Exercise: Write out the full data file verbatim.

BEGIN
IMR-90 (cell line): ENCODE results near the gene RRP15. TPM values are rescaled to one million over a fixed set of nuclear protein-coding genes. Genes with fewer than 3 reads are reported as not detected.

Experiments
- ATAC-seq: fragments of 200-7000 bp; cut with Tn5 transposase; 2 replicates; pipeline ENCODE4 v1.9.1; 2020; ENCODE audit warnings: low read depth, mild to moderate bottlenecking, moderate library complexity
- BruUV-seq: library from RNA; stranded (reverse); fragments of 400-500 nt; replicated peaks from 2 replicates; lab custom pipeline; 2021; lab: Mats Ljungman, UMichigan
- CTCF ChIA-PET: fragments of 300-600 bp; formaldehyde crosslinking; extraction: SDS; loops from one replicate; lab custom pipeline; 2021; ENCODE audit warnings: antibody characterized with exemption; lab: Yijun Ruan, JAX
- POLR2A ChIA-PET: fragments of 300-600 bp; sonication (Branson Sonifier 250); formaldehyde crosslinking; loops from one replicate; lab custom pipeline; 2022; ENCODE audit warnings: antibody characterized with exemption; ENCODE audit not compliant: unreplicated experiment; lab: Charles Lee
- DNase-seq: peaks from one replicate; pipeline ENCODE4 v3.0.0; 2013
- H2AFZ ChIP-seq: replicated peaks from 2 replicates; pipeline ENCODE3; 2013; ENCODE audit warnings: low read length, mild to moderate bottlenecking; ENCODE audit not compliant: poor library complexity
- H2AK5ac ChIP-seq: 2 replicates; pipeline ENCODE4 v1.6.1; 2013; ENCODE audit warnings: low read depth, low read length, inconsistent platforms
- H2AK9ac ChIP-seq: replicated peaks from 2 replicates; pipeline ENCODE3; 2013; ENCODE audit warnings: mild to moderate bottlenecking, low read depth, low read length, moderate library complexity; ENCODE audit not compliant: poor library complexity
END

IMR-90 (cell line): ENCODE results near the gene RRP15. TPM values are rescaled to one million over a fixed set of nuclear protein-coding genes. Genes with fewer than 3 reads are reported as not detected.

Experiments
- ATAC-seq: fragments of 200-7000 bp; cut with Tn5 transposase; 2 replicates; pipeline ENCODE4 v1.9.1; 2020; ENCODE audit warnings: low read depth, mild to moderate bottlenecking, moderate library complexity
- BruUV-seq: library from RNA; stranded (reverse); fragments of 400-500 nt; replicated peaks from 2 replicates; lab custom pipeline; 2021; lab: Mats Ljungman, UMichigan
- CTCF ChIA-PET: fragments of 300-600 bp; formaldehyde crosslinking; extraction: SDS; loops from one replicate; lab custom pipeline; 2021; ENCODE audit warnings: antibody characterized with exemption; lab: Yijun Ruan, JAX
- POLR2A ChIA-PET: fragments of 300-600 bp; sonication (Branson Sonifier 250); formaldehyde crosslinking; loops from one replicate; lab custom pipeline; 2022; ENCODE audit warnings: antibody characterized with exemption; ENCODE audit not compliant: unreplicated experiment; lab: Charles Lee
- DNase-seq: peaks from one replicate; pipeline ENCODE4 v3.0.0; 2013
- H2AFZ ChIP-seq: replicated peaks from 2 replicates; pipeline ENCODE3; 2013; ENCODE audit warnings: low read length, mild to moderate bottlenecking; ENCODE audit not compliant: poor library complexity
- H2AK5ac ChIP-seq: 2 replicates; pipeline ENCODE4 v1.6.1; 2013; ENCODE audit warnings: low read depth, low read length, inconsistent platforms
- H2AK9ac ChIP-seq: replicated peaks from 2 replicates; pipeline ENCODE3; 2013; ENCODE audit warnings: mild to moderate bottlenecking, low read depth, low read length, moderate library complexity; ENCODE audit not compliant: poor library complexity